|Four Factors||Percent||National Rank|
|Off Reb Rate||32.3||149|
Jim Larranaga re-tooled after Miami lost a bunch of starters, leading to the Hurricanes' adoption of the zone on the defensive side and a more deliberate and plodding pace offensively. Larranaga wanted to slow the pace at both ends of the floor, which he's been able to do. The Hurricanes rank dead last in the nation with an average of 58.7 possessions per 40 minutes. In league play, that average is just 56.7.
Gross though those numbers might seem, they represent a shrewd move--Miami was likely to be considerably less efficient on offense this season, and that's proven to be the case. It hasn't forced the Canes far from their comfort zone, either, since they were pretty slow last season, too.
Shortening the game like this in an effort to mask their sub-par offense almost paid off big on a couple of occasions; the Hurricanes dropped a five-point game at Syracuse, and on Wednesday lost by four to Pittsburgh in overtime. The trouble of course is that while you might be able to create more close games playing this way, you also bring more random, dumb luck into the picture. Miami has played five OT games this season, losing four of them. Going super slo-mo is a calculated risk, but with this roster, the right one.
Manu Lecomte (5-11, 159) -- His 40..9% shooting from beyond the arc leads the team, though he isn't taking a lot of them--just 44 so far which puts him behind three other players in that category.
Garrius Adams (6-6, 200) -- Adams is the second-leading scorer on the team behind Rion Brown, but this is more a function of workload than efficiency. He actually has a sub-40 effective field goal percentage and has made just 20 of 85 three-point attempts. Outside shooting has never been a strength of his, but this season, it's been particularly painful, in part because he has to be on the floor a lot. He's also shooting just 43.4% from two, which is the second-lowest mark of his career.
Rion Brown (6-6, 211) -- Brown had to step into a more significant role for Miami this season, and he's done it, posting career-highs in FT% and 2FG% while upping his workload considerably. He is also a pretty good outside shooter, with his attempts split about 50-50 between twos and threes.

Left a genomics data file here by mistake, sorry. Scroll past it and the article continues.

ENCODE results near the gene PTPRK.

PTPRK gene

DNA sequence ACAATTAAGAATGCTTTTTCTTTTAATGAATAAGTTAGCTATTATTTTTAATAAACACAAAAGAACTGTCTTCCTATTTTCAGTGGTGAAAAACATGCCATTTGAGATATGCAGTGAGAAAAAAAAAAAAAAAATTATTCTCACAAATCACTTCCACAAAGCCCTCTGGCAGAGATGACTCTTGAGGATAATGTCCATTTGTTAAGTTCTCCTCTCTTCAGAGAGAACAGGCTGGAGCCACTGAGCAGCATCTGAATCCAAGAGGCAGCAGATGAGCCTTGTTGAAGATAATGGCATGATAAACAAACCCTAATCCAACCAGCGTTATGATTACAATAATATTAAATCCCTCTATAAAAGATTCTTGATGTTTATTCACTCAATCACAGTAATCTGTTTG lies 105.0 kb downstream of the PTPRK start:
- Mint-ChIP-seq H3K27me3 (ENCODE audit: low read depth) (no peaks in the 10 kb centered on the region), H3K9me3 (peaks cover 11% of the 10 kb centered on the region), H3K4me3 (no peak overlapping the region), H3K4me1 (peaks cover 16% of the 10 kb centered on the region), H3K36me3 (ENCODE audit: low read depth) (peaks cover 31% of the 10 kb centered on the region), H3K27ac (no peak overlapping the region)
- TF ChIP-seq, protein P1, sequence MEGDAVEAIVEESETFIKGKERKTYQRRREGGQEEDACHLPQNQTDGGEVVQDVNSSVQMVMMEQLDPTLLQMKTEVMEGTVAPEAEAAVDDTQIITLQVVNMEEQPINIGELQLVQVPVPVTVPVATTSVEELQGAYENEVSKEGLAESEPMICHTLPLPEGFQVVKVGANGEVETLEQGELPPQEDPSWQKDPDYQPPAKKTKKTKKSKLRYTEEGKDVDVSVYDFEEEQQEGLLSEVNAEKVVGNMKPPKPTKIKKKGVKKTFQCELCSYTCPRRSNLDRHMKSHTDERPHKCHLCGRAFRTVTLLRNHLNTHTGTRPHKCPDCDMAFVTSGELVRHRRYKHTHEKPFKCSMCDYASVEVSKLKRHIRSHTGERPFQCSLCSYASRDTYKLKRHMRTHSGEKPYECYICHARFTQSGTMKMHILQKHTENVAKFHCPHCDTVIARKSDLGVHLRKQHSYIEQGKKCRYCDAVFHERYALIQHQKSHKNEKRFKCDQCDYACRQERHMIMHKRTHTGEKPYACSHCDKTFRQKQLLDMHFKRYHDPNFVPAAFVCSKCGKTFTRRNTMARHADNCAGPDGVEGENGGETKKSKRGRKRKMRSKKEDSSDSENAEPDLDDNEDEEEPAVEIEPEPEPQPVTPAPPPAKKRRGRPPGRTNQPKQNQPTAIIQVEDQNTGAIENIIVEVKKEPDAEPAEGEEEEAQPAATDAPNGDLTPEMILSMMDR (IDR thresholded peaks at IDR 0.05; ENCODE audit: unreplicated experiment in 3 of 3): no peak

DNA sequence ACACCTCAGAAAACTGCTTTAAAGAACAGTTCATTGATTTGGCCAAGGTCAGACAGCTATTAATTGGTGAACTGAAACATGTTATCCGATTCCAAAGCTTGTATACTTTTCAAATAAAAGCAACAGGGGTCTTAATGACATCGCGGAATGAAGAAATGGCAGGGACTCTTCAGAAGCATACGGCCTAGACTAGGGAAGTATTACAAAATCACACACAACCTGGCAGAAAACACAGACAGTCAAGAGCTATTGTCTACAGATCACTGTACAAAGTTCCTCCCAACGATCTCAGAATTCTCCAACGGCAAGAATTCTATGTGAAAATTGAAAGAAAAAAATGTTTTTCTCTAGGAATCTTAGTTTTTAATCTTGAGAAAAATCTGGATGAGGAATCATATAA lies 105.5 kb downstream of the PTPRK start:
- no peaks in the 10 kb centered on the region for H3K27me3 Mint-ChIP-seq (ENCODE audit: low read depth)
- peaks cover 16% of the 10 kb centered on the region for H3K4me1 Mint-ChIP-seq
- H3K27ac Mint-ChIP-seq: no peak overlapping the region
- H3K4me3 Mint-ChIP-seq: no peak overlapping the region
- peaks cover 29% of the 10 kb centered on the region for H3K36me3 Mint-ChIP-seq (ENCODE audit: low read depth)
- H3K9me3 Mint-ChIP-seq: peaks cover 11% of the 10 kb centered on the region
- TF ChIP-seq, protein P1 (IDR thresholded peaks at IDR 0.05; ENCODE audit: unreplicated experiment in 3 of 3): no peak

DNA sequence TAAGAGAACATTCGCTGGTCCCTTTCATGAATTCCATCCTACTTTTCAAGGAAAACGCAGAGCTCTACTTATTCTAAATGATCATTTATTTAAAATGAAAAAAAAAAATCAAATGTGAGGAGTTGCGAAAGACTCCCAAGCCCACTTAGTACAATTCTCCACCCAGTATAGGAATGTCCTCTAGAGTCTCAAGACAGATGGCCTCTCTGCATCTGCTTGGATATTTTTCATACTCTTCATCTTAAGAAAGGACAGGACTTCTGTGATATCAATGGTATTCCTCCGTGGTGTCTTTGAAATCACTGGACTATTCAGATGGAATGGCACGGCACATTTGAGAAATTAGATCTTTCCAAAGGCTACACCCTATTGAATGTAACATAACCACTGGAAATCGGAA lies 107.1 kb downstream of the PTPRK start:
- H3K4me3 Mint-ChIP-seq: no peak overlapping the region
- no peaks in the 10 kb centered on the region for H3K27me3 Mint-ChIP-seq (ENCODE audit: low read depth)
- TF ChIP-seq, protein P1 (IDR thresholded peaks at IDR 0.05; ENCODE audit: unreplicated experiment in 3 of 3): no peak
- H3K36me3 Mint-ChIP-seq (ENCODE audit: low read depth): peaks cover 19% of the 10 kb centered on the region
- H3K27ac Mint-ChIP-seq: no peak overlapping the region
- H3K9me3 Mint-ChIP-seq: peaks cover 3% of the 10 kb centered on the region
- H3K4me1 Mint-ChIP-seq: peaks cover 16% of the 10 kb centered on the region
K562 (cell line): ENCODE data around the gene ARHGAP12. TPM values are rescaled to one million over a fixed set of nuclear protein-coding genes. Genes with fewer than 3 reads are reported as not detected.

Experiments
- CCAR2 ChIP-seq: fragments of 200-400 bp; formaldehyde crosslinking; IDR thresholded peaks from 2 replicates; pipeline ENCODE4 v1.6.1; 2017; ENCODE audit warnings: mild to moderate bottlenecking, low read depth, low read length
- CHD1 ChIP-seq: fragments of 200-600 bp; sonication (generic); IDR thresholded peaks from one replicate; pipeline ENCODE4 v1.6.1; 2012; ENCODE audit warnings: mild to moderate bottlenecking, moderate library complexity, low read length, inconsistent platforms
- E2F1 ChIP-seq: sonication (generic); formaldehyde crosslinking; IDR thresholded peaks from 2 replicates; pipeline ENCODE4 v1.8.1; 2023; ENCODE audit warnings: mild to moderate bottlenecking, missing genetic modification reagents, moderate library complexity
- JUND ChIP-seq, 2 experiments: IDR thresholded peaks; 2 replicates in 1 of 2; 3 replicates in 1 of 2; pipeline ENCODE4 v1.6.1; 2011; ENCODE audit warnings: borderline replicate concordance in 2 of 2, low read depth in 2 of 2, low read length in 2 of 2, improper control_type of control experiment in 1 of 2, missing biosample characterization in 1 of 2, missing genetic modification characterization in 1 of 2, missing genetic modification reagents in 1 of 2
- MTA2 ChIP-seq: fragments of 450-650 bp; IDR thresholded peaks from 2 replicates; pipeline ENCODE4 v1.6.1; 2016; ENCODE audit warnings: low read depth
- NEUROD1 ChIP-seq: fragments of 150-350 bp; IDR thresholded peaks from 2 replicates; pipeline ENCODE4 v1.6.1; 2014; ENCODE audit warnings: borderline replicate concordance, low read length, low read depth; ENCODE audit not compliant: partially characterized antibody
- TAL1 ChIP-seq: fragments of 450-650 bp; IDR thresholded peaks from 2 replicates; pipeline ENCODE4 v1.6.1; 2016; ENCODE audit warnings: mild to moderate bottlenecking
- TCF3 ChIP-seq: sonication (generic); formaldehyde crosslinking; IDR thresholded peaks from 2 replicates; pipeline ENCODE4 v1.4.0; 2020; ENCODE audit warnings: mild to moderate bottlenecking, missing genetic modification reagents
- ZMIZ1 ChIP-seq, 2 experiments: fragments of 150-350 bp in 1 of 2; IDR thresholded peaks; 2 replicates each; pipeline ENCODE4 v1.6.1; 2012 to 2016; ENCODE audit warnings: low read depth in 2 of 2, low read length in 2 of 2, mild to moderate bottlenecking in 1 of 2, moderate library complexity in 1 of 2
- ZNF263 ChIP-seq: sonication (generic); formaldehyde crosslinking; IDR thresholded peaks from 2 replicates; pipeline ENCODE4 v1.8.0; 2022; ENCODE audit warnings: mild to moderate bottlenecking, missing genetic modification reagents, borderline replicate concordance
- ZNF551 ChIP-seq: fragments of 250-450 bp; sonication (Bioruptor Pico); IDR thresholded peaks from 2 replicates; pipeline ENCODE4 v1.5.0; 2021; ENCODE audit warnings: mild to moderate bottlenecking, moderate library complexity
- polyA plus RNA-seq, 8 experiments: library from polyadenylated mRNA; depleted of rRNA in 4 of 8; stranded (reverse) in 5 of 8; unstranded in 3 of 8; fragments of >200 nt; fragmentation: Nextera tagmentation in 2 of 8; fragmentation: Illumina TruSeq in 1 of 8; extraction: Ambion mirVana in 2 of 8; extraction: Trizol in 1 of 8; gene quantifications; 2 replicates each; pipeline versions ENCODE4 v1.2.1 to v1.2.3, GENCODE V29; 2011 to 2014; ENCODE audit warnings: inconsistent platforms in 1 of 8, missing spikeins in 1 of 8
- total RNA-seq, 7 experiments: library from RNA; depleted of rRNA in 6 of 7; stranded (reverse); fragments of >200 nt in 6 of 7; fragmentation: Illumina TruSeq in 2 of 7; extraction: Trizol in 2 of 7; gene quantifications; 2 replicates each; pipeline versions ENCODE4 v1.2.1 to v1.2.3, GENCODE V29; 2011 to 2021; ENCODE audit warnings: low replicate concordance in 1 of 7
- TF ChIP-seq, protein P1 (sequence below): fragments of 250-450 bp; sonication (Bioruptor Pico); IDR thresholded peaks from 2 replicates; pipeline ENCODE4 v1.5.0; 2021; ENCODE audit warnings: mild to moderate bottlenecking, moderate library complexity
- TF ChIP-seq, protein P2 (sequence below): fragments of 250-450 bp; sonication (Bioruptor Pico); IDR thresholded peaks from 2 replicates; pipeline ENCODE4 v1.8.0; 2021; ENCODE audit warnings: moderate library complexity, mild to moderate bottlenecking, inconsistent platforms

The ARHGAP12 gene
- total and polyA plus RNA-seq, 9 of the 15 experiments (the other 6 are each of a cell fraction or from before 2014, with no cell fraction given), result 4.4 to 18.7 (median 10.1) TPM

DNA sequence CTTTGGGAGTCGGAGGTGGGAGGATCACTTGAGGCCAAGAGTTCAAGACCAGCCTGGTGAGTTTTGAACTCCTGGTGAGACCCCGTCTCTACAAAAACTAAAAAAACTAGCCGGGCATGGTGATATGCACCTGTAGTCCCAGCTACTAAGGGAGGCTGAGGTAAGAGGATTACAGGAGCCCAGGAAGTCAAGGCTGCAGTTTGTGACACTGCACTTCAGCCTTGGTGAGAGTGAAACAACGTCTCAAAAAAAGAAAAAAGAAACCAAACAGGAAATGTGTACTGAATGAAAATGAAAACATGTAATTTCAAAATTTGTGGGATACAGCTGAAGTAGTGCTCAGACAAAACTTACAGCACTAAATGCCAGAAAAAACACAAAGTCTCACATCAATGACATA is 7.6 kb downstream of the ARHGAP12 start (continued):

Donnavan Kirk (6-9, 228) -- Larranaga's predecessor found a transfer or two who could step in at the right time and make positive contributions. Kirk is another of those--he is valuable for what he can do for the Canes at the defensive end, which is block shots. He's also a passable scorer in the paint (51.4 2FG%) and just good enough from three to force defenses to respect that shot.
Tonye Jekiri (7-0, 235) -- Dude needs quite a bit of work, though like Kirk, he helps the Canes zone work effectively by disrupting opposing shooters.
Eric Swoope (6-5, 220), Davon Reed (6-6, 208), James Kelly (6.7, 246). Kelly, a junior college transfer, has impressive numbers overall, but is clearly struggling with the transition into conference play. Overall, he's hit 55.2% of his twos; in league play, however, the number is considerably lower.
Reed, a freshman, has been assertive. The lack of accuracy inside the arc (31%) wouldn't be such a hindrance if he were shying away from those shots more frequently. As it is, his attempts are split between two and three, where he is hitting 36.9%. Might be a good idea for him to become more three-inclined.
|Four Factors||Percent||National Rank|
|Off Reb Rate||31.2||160|
Miami's interior defense has been excellent, while they've forced more three-point attempts without getting snakebitten in the luck department there. The Hurricanes' defensive rebounding has declined significantly, not surprisingly, and when coupled with a turnover rate in conference play that ranks among the ACC's worst, the results have been mixed.
The Pomeroy Predictor likes Miami by four.